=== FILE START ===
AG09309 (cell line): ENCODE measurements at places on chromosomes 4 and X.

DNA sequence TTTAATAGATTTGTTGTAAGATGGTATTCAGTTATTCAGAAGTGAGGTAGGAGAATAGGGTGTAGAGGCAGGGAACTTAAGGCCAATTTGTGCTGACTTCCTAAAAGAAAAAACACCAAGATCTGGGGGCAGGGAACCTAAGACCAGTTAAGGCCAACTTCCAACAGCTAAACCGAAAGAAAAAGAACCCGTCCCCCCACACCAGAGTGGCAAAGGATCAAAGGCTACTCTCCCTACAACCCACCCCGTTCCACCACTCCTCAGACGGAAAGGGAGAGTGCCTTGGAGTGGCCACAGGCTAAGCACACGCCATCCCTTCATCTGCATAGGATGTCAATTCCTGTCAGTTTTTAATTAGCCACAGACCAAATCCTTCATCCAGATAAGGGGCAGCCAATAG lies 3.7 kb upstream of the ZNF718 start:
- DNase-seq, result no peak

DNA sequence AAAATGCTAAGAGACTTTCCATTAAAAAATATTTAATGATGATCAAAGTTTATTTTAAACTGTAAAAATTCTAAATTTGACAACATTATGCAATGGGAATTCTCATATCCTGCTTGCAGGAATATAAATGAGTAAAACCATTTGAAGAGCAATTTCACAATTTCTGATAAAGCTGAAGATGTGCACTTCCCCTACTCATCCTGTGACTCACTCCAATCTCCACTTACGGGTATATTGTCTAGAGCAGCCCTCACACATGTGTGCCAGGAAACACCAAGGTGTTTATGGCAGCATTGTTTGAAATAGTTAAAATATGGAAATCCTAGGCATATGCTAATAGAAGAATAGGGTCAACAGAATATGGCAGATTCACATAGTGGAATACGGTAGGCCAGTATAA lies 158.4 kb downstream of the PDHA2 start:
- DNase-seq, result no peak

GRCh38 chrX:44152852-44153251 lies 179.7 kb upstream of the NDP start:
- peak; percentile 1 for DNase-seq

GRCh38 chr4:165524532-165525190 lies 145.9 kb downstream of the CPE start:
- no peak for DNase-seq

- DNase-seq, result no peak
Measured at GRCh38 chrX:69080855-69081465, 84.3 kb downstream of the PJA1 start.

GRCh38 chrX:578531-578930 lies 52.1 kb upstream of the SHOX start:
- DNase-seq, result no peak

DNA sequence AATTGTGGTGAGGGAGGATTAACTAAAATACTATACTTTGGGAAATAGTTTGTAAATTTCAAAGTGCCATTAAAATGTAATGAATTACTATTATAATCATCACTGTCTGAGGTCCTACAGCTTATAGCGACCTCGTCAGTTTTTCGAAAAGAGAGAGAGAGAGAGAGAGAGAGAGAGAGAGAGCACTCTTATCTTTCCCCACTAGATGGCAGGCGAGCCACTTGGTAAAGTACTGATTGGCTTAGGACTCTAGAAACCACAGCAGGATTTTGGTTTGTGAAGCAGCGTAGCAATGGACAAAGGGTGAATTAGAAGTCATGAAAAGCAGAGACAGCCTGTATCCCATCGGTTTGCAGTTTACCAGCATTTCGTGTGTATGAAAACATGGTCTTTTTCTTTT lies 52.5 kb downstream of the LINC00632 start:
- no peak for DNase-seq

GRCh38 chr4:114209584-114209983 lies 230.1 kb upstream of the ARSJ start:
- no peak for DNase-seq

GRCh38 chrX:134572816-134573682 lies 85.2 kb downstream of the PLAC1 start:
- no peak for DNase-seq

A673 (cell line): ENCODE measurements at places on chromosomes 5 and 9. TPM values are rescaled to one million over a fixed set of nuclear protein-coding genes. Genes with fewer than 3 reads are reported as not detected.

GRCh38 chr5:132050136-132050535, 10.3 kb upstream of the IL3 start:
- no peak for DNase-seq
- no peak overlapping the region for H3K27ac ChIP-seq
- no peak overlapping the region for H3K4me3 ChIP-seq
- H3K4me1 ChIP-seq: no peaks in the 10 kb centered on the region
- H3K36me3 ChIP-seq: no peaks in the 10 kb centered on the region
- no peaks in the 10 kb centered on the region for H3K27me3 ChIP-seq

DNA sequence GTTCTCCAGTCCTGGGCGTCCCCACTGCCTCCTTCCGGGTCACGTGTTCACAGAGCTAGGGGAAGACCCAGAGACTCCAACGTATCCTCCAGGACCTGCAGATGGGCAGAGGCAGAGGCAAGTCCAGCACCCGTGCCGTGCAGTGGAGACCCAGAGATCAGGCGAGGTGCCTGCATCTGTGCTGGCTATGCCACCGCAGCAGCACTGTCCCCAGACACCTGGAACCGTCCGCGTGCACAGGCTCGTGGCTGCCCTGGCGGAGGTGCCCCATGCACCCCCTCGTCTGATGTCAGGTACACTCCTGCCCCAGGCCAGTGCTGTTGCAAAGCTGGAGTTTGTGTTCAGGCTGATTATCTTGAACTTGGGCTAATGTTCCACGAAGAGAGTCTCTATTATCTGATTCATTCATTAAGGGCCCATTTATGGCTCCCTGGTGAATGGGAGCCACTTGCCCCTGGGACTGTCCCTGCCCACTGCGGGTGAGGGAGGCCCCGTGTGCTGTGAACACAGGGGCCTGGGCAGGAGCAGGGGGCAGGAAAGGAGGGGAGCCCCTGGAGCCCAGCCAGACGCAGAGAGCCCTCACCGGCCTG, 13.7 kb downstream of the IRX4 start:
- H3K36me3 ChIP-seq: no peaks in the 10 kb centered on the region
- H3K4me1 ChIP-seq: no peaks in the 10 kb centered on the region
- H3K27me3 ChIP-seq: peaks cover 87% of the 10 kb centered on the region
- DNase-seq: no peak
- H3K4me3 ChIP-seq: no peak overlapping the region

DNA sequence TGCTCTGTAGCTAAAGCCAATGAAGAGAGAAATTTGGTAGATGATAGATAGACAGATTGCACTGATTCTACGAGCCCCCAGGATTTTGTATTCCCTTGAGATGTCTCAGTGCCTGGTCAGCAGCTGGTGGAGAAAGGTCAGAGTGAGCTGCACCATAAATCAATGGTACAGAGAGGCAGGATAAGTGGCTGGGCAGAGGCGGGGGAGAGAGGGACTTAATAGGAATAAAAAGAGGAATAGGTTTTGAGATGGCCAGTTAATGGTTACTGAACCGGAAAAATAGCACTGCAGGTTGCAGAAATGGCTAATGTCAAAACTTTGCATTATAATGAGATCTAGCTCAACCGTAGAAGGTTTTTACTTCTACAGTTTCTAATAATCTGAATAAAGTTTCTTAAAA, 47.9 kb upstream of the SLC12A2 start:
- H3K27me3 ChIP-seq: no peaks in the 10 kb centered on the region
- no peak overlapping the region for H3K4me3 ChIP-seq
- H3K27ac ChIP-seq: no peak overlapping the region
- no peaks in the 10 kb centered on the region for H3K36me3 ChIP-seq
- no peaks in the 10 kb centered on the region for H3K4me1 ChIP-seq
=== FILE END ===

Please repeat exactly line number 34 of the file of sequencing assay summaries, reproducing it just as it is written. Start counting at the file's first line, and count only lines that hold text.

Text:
DNA sequence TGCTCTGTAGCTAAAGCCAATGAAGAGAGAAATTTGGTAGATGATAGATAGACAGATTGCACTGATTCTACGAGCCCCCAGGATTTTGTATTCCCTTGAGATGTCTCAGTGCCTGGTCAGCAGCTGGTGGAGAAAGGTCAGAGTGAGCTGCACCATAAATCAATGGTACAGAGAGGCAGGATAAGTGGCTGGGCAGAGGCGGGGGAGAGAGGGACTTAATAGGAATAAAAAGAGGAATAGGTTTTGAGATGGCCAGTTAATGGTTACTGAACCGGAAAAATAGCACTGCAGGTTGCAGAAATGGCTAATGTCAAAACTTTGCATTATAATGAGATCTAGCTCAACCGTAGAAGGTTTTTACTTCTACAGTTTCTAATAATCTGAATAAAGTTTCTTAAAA, 47.9 kb upstream of the SLC12A2 start: